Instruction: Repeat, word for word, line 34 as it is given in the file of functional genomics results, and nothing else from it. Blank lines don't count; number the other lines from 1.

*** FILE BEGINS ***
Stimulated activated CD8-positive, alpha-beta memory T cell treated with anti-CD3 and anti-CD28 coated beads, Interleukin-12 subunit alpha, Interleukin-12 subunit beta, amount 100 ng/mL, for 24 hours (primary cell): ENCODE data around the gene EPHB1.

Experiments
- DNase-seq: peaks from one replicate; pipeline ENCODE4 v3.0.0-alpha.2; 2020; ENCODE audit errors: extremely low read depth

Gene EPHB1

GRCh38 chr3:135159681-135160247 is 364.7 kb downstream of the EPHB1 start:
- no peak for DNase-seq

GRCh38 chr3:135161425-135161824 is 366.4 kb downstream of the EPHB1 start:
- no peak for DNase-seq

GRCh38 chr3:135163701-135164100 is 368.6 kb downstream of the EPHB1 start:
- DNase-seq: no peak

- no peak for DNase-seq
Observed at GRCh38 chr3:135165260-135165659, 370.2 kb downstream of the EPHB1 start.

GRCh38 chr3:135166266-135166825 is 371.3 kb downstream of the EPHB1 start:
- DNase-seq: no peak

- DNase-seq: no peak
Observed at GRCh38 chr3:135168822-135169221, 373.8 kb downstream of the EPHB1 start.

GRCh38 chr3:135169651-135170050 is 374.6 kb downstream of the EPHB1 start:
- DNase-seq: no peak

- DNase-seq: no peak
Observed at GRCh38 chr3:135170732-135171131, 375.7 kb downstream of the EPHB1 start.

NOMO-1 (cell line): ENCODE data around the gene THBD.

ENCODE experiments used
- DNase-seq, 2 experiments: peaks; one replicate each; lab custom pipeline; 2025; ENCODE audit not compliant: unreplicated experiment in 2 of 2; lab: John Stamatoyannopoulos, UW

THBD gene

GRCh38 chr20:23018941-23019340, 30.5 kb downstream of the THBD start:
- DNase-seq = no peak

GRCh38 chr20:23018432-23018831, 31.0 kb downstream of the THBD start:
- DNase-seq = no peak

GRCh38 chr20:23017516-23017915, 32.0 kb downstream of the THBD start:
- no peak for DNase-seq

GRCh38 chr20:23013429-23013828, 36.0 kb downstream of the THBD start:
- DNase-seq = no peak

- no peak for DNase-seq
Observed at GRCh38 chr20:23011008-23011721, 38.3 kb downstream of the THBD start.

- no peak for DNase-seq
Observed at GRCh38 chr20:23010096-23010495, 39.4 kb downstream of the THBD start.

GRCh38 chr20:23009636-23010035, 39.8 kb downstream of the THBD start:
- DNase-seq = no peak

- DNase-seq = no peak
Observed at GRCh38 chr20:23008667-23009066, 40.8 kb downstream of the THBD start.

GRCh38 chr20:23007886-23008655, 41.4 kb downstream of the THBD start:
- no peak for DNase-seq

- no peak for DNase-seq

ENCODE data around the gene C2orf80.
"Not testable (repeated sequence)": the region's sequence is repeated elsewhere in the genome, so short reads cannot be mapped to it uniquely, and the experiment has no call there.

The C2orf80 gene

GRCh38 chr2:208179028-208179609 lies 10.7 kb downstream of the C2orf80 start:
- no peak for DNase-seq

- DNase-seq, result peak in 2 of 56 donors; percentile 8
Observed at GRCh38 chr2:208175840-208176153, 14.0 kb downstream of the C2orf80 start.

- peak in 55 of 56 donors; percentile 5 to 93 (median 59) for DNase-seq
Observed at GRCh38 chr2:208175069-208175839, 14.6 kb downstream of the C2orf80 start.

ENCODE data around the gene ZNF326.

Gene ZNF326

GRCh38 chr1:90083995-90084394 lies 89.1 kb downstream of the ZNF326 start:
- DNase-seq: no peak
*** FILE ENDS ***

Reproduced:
Observed at GRCh38 chr20:23011008-23011721, 38.3 kb downstream of the THBD start.